The pulse is a vital sign of life. Medicine past and present has measured the rhythmic pulsation that can be felt at various points on the body for signs of illness, love and stress. From birth to death, your pulse confirms that you’re alive. You can’t live without a pulse – or can you?
Alongside body temperature and breathing, the pulse is a vital sign of life – a measure of the body’s most basic functions that are routinely checked by medical practitioners. When a baby is born the pulse or heart rate is one of the first things to be checked as part of the Apgar score (appearance, pulse, grimace, activity, respiration), a quick method used to determine how well the baby is doing.
The examination of the pulse has always been an integral part of Ayurvedic medicine. The Indian physician and philosopher Kanada (c. 600 BCE) wrote about using the pulse to diagnose illness. In the Ayurvedic system, diseases were thought to arise from the ‘eccentricity’ of the three humours, báyu (air), pitta (bile) and kaph (phlegm), which resulted in variations in the pulse. Kanada likened different rhythms to the movement of animals, such as serpents and frogs, and used them to assess the severity of health conditions.
In traditional Chinese medicine, pulse diagnosis was developed to a sophisticated level. This illustration demonstrates how the pulse was measured in three locations on the left wrist. Each location is associated with different organs, for example, the cunkou pulse is associated with the heart and small intestine, the guanzhong with the liver and gall bladder, and the chixia with the kidney and bladder.
The Persian physician and scholar Ibn Sina (980–1037 CE) studied the characteristics of the pulse in great detail, noting the differences in the regularity of rhythms, the size of the arterial dilations and temperature at the time the pulse was taken. He not only recognised the pulse as a measure of physical health, but he also linked it to the emotions, age and sex. Among his diagnoses was one for lovesickness.
In the 17th century the English physician William Harvey confirmed that blood circulated around the body, pumped by the heart. His work established the connection between the pulse and the contraction of the heart. It defined the pulse as the rate at which the heart beats (usually measured in beats per minute). An understanding of the blood-circulation system gave rise to another vital measure of health: blood pressure. This is a measure of the force that your heart uses to pump blood around your body. The pulse (heart rate) and blood pressure together are still used as important diagnostic indicators.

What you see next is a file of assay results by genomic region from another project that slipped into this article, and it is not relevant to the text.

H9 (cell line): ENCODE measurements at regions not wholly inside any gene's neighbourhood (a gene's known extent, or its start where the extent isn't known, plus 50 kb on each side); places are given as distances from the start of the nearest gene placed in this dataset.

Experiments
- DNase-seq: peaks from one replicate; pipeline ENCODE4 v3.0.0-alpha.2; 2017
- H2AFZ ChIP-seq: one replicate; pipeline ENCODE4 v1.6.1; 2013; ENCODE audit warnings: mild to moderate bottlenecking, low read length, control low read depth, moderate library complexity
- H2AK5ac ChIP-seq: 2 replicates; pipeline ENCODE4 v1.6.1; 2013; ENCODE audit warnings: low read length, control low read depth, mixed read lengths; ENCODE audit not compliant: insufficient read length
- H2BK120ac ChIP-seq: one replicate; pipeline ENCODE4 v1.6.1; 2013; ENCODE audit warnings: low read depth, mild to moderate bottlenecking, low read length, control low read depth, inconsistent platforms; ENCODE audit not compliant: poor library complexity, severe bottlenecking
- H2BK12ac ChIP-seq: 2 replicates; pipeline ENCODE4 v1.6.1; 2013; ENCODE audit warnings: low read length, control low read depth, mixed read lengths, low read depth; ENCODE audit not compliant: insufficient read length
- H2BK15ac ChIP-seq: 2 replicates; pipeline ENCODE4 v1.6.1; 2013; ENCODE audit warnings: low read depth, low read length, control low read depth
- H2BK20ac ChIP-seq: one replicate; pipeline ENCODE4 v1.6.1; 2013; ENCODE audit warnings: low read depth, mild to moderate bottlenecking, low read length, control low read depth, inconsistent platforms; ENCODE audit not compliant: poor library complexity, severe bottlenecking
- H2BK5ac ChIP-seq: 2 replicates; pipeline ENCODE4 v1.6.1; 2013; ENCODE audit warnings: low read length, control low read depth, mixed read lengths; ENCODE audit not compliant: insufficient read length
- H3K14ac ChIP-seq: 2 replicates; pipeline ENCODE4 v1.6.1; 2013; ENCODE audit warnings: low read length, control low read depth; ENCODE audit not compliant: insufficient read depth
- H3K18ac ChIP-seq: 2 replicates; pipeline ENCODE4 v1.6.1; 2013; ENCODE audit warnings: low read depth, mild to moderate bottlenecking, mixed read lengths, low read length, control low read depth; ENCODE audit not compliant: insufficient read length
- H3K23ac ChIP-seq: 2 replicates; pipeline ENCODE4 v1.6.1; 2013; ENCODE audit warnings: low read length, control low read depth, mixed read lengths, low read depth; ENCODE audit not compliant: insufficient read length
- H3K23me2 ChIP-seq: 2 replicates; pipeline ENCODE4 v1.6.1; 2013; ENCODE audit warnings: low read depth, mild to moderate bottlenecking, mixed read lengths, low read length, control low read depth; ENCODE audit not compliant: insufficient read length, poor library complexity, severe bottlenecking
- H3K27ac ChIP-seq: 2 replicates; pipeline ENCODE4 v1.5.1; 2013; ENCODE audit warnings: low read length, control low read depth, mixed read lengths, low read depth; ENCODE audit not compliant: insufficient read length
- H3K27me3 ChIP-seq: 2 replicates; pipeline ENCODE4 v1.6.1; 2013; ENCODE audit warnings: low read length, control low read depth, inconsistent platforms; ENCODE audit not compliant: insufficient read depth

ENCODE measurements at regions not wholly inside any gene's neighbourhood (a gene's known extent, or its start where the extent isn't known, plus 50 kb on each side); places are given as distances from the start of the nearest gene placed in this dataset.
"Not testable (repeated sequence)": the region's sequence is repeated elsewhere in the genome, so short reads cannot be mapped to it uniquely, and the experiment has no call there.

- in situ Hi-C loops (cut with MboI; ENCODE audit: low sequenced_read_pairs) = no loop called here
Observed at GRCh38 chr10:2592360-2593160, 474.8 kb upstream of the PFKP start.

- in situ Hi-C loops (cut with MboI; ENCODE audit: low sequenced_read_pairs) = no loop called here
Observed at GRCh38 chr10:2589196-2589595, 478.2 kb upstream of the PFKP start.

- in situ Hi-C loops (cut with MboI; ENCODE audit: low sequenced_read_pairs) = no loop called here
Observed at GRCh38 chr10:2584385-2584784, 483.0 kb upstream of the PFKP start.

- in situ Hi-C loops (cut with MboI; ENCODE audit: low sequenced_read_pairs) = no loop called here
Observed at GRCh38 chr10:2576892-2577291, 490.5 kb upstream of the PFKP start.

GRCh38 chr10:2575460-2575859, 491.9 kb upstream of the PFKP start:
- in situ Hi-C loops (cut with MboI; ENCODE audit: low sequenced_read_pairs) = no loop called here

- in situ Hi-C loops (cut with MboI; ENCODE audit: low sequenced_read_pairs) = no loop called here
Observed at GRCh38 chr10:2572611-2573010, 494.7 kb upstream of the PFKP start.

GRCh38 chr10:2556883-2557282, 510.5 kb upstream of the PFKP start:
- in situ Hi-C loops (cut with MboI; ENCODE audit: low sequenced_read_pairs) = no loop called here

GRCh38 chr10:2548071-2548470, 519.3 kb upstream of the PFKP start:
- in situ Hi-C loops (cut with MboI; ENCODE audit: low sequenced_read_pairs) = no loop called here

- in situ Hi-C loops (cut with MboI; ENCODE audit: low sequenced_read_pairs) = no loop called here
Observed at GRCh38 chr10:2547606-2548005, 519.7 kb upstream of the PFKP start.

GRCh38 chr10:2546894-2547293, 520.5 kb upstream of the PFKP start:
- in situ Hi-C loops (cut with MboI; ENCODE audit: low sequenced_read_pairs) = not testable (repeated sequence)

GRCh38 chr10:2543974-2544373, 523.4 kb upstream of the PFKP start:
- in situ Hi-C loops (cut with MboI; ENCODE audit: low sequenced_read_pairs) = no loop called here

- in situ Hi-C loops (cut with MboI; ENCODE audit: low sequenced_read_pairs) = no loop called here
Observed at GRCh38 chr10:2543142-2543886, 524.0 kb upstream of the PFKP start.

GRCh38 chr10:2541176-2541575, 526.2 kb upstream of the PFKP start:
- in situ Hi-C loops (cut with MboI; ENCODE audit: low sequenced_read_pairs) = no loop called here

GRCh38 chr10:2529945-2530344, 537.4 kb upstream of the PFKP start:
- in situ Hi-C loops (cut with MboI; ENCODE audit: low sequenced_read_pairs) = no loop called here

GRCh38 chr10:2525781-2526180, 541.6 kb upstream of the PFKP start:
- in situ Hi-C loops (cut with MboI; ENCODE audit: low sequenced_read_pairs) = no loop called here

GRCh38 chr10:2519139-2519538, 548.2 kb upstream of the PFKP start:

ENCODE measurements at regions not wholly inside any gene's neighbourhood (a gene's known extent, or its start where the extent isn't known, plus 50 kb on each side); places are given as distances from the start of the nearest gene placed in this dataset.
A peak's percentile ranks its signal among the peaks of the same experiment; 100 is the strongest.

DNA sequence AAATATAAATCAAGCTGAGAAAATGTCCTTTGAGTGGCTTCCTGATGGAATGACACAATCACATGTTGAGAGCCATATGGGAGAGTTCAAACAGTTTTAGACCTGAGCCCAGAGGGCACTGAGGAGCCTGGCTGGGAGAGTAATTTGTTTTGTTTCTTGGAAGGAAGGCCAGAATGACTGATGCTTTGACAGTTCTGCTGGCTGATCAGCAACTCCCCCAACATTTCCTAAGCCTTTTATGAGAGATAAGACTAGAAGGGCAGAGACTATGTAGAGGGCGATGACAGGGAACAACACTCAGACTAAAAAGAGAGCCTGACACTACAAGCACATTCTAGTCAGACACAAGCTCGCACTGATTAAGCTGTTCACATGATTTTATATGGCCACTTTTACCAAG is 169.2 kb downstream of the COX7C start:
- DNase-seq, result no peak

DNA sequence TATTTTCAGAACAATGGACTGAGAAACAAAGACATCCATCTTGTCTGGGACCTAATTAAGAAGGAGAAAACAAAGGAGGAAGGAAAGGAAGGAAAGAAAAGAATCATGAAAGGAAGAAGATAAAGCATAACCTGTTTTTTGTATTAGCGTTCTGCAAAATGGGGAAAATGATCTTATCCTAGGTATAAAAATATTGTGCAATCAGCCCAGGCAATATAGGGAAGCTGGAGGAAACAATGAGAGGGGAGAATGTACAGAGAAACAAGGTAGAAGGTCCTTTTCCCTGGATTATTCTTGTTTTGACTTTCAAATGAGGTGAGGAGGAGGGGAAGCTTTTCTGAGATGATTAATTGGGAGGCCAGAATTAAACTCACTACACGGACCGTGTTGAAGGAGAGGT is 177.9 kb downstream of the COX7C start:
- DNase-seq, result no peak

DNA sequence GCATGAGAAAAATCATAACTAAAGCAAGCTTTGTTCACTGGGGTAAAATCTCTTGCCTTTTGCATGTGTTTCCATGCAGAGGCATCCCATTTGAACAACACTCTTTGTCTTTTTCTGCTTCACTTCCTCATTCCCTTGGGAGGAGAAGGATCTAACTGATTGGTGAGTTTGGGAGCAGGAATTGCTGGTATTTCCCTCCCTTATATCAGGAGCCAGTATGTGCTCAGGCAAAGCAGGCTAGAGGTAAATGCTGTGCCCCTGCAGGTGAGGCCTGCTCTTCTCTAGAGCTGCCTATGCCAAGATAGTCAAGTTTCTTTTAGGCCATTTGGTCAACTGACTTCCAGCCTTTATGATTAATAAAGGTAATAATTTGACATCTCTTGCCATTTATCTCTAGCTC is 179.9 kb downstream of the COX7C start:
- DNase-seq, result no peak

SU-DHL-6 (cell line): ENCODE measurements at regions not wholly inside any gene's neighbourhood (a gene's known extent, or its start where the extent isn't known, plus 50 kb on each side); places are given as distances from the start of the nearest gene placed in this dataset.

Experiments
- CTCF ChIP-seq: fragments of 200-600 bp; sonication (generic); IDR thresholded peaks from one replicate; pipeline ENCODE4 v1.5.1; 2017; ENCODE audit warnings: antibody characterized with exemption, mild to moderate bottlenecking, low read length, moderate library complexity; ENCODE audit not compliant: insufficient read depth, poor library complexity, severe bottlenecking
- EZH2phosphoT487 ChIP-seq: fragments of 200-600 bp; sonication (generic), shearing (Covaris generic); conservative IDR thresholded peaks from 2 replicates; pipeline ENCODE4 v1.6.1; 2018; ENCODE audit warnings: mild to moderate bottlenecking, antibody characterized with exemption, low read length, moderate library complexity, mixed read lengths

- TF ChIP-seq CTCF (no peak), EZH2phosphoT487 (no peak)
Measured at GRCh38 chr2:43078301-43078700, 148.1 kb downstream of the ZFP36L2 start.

The French physiologist Étienne-Jules Marey (1830–1904) developed the sphygmograph, to be placed above the radial artery in order to magnify and record the pulse on paper with an attached pen. Now the pulse could be seen, recorded and compared, rather than relying on the subjective feel of the physician’s fingertips. The sphygmograph was a forerunner of the sphygmomanometer blood-pressure monitor familiar to many of us in the form of an inflatable cuff attached to a pressure-measuring device.
The trace generated by the sphygmograph was a measure of the rise and fall of the pulse as well as blood pressure. Using sphygmograph traces to diagnose illness became a standard technique in late-19th-century medicine. Sphygmographs were superseded by ECG devices (electrocardiography), which measure the electrical activity of the heart through electrodes placed on the skin.
Up to the early 20th century blood pressure and pulse devices had been used to gather information for medical purposes. In 1917 psychologists William and Elizabeth Marston began to explore an alternative use for these devices, stemming from Elizabeth’s suggestion that “when she got mad or excited, her blood pressure seemed to climb”. The Marstons’ work laid some of the foundations for the polygraph or lie detector. Although the results are inadmissible in criminal courts in the UK, polygraphs are still used during the investigative process.
The same phenomenon that gave rise to the polygraph also accounts for another phenomenon: white coat syndrome. It’s well known among health practitioners that patients can present with higher blood-pressure readings when they are at the doctor’s surgery or hospital than when taken at home. This may well be due to the temporary stress or worry of being in a medical setting.
The pulse and blood pressure are key to measuring the health of your heart, and variations in either can be signs of heart disease. While heart transplants offer the best hope for those with acute heart disease, a piece of equipment called a ventricular assist device (VAD) can act as an artificial heart. It works by taking over from the heart muscle to circulate blood around the body through an external pump. The VAD transforms lives, giving people the vigour and energy that they had lost. One version of the VAD generates a continuous flow of blood, rather than a regular pulsation. For the thousands of people who use this model, losing your pulse is a sign that you’ve got your life back.
About the author
Anjuli is a graduate trainee at Wellcome. Prior to joining Wellcome, she studied Pharmacology and Physiology at King’s College London.